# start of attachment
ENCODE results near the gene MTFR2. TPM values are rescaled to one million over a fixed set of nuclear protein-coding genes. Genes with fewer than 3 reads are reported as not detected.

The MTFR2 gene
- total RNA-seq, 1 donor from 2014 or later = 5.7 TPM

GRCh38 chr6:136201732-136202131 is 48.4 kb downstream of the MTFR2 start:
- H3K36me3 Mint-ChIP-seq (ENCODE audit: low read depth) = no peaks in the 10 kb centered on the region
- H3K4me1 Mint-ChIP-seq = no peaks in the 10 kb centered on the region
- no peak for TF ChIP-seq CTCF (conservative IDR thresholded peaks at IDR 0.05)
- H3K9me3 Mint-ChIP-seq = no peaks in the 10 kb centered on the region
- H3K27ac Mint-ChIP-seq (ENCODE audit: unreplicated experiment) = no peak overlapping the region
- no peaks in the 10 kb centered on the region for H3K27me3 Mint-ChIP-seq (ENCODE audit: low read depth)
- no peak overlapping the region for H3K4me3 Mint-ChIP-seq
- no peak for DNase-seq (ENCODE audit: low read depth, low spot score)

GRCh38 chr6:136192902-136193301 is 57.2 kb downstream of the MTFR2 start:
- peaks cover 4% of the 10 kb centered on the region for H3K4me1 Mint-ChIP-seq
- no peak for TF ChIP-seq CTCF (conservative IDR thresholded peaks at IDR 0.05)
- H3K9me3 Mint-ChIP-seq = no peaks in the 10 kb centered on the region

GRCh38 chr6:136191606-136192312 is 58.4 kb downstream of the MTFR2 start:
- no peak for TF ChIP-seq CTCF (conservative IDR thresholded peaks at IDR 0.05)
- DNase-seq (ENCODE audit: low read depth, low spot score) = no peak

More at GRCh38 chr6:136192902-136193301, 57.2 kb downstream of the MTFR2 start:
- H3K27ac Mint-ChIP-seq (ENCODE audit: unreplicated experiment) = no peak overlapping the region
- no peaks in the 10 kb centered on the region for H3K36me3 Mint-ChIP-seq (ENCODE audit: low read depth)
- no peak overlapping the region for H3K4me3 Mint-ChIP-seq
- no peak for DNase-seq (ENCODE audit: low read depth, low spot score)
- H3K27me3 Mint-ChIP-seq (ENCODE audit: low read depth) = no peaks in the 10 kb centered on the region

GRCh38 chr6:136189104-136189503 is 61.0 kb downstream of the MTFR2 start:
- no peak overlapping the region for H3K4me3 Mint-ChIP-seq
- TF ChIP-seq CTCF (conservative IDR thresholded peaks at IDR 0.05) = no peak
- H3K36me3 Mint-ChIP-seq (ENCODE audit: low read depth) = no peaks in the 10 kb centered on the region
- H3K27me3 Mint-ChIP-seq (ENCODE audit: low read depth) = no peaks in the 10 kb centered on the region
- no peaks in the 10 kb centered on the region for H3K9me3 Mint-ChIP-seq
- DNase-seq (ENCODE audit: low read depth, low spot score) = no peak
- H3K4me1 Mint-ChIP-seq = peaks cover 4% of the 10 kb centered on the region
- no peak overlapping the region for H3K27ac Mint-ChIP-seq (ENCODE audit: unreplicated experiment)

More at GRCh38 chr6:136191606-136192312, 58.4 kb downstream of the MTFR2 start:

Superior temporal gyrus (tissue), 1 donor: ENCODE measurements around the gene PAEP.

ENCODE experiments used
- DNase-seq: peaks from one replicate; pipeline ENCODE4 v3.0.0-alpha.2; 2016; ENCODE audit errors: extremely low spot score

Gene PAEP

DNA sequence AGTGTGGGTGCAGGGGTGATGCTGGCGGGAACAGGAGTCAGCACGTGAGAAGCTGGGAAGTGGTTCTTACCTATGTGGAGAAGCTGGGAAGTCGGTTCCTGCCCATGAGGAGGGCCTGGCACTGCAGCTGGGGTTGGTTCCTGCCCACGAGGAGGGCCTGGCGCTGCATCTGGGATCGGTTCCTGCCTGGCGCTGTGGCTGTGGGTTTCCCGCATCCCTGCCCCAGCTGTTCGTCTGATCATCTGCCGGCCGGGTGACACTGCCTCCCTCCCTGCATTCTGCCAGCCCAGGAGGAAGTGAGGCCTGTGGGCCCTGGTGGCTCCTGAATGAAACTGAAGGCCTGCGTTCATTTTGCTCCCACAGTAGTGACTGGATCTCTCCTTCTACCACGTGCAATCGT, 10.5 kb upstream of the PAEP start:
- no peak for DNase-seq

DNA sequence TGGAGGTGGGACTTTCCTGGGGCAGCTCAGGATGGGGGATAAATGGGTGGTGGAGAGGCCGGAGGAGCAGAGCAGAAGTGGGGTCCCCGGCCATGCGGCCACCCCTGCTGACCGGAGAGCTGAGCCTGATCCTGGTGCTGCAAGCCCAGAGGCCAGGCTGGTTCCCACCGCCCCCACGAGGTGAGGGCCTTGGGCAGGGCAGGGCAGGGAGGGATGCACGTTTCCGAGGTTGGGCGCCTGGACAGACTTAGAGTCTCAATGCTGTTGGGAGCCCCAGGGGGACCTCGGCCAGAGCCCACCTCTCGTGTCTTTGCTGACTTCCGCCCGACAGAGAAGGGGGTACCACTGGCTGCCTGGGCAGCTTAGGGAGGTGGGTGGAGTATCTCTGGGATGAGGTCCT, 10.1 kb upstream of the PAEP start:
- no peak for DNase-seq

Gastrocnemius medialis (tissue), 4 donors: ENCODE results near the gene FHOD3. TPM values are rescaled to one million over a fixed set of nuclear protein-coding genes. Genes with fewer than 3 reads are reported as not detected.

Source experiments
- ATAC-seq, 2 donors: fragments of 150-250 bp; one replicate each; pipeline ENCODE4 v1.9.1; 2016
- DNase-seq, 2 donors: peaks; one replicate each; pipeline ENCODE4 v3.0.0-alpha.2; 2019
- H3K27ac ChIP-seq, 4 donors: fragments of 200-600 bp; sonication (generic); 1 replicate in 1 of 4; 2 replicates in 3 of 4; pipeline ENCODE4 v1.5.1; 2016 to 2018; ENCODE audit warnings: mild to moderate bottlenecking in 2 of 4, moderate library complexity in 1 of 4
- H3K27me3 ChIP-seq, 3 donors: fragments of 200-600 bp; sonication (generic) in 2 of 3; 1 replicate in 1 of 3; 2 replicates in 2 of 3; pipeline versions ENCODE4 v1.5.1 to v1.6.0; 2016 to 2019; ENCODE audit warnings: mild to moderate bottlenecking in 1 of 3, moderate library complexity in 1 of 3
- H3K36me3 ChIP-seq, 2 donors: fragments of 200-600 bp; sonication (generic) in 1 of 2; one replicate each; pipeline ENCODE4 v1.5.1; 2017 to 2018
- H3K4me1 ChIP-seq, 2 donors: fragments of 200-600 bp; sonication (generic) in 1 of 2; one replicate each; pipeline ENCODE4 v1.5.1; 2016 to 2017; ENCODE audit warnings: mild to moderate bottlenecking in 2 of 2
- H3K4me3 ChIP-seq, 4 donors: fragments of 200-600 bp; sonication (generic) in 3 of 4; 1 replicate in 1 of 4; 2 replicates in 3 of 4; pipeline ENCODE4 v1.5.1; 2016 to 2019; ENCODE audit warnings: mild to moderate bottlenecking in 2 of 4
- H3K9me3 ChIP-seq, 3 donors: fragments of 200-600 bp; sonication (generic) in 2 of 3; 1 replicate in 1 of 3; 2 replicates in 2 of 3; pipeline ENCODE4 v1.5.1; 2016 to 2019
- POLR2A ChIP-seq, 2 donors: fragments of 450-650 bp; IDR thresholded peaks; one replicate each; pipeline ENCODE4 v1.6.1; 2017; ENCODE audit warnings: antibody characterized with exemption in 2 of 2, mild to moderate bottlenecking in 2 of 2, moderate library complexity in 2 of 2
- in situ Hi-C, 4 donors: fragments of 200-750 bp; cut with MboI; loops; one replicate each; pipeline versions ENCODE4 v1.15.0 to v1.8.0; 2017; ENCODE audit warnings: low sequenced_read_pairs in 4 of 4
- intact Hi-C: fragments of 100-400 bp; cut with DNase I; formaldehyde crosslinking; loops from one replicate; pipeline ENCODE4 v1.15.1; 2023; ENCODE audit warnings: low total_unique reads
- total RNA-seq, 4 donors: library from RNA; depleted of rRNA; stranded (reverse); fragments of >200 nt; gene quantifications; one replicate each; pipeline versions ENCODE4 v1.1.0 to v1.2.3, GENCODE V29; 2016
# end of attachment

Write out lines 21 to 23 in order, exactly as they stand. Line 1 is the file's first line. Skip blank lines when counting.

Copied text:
- H3K27ac Mint-ChIP-seq (ENCODE audit: unreplicated experiment) = no peak overlapping the region
- no peaks in the 10 kb centered on the region for H3K36me3 Mint-ChIP-seq (ENCODE audit: low read depth)
- no peak overlapping the region for H3K4me3 Mint-ChIP-seq